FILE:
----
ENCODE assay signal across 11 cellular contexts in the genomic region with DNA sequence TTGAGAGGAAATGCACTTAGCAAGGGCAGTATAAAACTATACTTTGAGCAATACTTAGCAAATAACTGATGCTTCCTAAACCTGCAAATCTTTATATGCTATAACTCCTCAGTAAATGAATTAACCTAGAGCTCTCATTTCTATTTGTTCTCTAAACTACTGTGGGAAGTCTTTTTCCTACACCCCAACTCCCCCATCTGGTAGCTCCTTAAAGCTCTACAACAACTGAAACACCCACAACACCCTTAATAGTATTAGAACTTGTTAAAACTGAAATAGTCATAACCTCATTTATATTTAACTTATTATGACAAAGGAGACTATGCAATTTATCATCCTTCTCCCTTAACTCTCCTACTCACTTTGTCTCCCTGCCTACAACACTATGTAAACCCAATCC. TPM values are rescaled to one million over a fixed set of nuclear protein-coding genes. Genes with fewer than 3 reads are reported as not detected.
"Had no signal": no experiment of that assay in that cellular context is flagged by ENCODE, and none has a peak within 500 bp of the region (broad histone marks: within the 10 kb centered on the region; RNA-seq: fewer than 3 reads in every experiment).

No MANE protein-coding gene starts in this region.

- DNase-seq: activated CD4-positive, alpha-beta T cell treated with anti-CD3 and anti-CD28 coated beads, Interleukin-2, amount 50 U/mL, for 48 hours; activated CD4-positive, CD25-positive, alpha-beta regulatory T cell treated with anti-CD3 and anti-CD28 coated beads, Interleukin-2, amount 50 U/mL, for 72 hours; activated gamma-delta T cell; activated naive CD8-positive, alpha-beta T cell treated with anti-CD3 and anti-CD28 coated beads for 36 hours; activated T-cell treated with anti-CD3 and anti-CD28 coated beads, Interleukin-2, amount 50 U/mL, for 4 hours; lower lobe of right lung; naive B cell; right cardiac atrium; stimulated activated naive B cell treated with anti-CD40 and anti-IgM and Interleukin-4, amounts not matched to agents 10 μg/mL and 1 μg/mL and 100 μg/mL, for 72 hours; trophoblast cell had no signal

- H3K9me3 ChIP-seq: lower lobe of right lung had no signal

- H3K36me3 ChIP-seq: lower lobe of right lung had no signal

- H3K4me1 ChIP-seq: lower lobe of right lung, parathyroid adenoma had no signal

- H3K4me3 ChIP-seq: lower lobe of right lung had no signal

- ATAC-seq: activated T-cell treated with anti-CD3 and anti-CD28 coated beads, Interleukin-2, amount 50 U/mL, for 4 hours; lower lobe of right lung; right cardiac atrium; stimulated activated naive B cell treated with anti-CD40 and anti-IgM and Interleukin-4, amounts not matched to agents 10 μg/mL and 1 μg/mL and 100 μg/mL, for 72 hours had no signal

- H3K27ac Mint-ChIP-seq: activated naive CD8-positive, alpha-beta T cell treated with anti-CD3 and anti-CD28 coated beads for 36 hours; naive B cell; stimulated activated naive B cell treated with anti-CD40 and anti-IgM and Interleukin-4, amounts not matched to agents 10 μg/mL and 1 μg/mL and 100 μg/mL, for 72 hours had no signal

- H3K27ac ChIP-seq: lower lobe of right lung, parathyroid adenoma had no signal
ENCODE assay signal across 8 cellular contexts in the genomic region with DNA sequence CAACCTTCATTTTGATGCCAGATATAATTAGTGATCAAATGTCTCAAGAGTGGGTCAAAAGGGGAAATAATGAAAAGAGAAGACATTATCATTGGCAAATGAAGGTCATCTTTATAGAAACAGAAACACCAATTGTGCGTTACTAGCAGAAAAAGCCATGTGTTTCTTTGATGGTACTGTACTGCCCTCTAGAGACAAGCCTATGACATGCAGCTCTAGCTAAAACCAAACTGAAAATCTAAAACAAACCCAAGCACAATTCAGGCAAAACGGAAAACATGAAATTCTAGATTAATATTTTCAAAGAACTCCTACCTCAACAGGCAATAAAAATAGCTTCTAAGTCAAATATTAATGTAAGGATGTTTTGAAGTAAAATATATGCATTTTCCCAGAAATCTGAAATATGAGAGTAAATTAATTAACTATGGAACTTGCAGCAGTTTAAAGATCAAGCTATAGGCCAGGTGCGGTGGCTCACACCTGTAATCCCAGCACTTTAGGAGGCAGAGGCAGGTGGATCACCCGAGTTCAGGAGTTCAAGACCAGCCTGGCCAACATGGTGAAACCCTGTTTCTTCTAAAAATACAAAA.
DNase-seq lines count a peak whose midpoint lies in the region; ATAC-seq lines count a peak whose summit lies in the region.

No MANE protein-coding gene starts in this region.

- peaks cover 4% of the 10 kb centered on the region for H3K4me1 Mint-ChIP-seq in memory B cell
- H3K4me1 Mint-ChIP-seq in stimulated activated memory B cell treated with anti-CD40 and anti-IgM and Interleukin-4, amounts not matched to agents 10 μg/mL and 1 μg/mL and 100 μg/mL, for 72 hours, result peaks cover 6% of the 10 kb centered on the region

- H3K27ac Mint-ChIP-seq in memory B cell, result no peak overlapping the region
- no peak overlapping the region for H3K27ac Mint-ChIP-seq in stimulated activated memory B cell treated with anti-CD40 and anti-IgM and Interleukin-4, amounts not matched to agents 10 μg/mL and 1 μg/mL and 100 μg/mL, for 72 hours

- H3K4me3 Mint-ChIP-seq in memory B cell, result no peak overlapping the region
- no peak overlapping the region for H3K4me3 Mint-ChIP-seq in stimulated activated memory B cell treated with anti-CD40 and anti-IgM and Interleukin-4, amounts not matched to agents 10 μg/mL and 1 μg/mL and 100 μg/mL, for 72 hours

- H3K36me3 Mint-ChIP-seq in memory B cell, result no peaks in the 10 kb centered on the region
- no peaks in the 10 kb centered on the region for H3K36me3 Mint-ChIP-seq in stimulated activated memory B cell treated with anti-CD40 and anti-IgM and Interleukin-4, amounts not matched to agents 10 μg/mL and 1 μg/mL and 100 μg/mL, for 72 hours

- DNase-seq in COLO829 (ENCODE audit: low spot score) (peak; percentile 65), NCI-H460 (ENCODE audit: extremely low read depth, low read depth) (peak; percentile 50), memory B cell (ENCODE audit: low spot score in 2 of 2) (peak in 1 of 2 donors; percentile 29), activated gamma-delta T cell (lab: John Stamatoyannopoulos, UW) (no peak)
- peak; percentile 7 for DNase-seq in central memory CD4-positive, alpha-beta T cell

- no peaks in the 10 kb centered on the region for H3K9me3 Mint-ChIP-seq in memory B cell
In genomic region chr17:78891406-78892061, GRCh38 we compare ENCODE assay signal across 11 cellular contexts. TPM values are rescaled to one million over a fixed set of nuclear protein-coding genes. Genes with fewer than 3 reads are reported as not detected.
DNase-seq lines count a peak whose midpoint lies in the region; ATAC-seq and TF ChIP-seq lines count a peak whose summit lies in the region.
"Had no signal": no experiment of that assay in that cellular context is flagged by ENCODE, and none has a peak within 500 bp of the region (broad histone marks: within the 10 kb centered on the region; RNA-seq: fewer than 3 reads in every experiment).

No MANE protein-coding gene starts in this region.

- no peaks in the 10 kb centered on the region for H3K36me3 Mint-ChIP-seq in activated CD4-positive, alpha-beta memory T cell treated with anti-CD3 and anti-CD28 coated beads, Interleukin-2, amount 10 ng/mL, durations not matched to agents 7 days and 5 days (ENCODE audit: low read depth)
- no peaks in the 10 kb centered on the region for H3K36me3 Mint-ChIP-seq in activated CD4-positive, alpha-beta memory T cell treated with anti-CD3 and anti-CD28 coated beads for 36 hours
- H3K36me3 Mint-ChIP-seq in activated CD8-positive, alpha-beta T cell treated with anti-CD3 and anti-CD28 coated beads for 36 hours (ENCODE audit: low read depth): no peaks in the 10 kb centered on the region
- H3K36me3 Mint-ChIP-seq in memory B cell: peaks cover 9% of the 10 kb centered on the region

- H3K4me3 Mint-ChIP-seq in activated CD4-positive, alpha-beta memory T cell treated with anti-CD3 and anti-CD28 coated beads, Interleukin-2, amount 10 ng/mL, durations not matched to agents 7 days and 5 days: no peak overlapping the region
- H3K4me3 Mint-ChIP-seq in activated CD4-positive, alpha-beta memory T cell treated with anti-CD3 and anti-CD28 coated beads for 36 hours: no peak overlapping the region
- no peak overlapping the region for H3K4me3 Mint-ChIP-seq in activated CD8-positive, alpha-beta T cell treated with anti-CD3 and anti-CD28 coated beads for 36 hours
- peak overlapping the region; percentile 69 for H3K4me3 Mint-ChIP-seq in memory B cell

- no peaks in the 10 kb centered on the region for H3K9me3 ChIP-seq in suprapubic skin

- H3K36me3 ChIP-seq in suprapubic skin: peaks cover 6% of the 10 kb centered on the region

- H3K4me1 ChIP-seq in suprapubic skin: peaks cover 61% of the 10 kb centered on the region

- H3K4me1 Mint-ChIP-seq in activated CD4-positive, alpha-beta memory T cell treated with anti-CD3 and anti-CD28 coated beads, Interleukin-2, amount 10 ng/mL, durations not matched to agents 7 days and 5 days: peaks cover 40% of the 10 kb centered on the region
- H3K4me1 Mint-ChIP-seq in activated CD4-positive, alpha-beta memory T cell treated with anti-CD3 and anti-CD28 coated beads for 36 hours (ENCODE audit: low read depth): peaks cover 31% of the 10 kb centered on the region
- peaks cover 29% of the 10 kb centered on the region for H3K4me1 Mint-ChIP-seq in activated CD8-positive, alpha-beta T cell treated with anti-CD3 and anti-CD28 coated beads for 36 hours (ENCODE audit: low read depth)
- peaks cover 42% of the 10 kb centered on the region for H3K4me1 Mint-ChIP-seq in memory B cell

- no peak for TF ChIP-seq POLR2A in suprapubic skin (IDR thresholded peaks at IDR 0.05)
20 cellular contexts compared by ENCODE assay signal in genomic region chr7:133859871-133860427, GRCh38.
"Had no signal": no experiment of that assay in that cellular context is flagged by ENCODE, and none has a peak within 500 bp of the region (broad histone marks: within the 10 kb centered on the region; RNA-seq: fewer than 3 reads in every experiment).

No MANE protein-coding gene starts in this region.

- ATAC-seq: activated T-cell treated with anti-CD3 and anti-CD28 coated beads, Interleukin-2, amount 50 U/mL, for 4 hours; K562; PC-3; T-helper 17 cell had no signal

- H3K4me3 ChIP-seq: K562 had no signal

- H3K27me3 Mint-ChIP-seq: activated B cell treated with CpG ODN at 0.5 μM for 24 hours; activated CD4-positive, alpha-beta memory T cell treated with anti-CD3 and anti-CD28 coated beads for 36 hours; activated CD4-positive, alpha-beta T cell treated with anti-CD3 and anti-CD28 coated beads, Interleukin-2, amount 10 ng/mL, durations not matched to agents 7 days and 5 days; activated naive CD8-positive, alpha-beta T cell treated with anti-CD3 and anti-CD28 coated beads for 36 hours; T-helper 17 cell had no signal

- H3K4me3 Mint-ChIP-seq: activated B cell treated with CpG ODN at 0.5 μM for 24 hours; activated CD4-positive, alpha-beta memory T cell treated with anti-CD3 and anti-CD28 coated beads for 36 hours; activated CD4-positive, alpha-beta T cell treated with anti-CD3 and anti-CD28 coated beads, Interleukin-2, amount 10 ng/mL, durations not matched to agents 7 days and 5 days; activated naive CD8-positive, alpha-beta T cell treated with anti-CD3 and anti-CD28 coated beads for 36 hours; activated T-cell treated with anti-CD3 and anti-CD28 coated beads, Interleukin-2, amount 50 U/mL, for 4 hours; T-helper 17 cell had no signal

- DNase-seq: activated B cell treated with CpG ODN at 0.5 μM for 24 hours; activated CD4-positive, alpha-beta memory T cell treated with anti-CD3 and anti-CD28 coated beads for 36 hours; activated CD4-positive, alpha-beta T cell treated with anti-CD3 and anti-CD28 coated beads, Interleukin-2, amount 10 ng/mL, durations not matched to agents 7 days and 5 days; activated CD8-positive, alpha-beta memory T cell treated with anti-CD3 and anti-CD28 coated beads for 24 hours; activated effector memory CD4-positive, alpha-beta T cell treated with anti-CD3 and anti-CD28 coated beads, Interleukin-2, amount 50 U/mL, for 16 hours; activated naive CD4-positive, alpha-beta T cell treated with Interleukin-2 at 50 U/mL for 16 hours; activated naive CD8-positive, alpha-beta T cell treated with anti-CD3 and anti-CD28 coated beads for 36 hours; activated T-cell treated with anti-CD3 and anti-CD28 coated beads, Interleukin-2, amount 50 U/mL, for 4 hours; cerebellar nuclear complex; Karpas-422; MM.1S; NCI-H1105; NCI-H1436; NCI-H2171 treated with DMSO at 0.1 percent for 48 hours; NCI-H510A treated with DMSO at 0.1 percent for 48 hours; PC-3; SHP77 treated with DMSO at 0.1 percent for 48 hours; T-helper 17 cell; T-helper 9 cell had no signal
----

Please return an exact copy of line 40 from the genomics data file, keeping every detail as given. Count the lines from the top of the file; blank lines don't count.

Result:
- H3K4me1 ChIP-seq in suprapubic skin: peaks cover 61% of the 10 kb centered on the region